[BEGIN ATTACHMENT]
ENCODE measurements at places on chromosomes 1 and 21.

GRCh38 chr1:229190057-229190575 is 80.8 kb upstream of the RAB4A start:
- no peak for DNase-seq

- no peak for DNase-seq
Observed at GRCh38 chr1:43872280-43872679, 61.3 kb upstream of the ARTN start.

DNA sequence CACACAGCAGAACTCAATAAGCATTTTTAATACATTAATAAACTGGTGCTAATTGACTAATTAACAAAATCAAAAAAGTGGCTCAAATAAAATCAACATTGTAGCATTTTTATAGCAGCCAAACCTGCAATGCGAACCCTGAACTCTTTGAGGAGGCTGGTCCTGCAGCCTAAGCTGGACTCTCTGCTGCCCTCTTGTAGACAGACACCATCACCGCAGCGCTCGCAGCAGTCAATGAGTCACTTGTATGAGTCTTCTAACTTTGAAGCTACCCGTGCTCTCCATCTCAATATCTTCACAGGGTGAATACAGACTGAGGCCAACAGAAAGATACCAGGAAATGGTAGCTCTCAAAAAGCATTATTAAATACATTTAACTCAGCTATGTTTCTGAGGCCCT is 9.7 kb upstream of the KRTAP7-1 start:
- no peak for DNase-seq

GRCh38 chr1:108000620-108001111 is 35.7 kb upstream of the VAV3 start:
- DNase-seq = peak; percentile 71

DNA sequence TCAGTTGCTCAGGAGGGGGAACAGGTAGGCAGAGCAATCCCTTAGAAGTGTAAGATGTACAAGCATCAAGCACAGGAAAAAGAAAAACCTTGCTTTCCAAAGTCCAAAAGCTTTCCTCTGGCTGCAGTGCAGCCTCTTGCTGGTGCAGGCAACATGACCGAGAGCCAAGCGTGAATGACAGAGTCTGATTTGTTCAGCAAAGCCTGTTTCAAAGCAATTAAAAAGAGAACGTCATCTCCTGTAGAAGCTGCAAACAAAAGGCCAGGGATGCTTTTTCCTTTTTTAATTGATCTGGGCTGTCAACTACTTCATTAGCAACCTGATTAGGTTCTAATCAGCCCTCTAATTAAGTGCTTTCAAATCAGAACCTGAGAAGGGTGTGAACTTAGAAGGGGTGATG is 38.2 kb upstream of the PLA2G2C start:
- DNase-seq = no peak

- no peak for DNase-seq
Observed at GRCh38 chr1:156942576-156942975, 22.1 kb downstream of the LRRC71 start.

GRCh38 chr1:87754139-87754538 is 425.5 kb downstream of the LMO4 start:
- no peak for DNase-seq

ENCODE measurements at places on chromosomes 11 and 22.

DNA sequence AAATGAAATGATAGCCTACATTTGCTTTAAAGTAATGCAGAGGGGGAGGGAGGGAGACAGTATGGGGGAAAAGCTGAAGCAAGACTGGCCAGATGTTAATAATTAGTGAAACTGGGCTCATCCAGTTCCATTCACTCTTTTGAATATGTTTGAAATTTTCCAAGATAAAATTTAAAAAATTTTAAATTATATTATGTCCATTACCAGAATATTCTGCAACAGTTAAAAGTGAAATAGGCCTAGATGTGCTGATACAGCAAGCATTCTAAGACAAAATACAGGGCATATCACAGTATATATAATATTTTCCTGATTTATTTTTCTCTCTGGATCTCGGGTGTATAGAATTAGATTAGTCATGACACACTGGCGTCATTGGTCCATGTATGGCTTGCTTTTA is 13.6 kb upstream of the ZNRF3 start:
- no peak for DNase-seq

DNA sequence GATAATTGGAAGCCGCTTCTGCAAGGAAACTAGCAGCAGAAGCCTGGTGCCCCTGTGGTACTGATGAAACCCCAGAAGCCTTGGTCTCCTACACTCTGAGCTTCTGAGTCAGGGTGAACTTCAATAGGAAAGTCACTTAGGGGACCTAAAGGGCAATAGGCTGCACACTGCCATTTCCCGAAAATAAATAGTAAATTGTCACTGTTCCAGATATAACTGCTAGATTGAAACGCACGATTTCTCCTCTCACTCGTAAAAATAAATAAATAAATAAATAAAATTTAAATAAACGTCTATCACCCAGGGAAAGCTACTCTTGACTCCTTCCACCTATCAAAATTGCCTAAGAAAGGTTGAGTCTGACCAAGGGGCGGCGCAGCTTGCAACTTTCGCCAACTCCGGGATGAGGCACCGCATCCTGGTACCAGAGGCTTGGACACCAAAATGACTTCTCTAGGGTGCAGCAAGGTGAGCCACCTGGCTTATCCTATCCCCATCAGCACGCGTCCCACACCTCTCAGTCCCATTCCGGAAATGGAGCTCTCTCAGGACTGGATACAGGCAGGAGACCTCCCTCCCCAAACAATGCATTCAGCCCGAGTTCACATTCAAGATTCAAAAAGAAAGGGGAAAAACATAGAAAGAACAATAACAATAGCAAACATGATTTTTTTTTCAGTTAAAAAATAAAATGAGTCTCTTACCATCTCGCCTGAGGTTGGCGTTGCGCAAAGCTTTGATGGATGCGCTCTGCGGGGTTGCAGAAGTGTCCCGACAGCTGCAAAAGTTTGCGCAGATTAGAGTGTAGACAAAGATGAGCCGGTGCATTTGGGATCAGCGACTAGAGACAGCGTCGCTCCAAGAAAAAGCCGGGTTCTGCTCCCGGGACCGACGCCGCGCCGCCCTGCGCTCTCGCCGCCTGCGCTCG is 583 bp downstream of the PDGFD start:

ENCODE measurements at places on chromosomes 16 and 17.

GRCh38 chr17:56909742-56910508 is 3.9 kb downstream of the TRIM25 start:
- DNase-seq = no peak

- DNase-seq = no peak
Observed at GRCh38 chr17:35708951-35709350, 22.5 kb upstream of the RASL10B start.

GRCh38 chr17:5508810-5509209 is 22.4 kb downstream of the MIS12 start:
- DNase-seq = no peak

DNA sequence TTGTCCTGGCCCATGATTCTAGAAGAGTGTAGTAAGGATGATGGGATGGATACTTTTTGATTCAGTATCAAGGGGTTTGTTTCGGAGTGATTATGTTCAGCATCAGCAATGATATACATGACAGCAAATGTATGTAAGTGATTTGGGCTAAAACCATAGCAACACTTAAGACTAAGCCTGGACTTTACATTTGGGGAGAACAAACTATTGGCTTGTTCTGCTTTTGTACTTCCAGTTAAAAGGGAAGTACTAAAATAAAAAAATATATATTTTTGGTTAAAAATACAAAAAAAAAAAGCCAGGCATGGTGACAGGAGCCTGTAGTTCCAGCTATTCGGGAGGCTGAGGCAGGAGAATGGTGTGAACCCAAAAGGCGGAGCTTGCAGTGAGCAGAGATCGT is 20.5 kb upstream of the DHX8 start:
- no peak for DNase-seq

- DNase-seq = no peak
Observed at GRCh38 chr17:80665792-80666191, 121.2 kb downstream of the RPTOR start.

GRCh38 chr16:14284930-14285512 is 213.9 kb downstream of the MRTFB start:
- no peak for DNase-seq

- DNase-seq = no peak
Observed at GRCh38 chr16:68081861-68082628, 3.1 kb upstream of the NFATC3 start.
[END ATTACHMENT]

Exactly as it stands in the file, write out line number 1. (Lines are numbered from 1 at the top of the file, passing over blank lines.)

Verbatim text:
ENCODE measurements at places on chromosomes 1 and 21.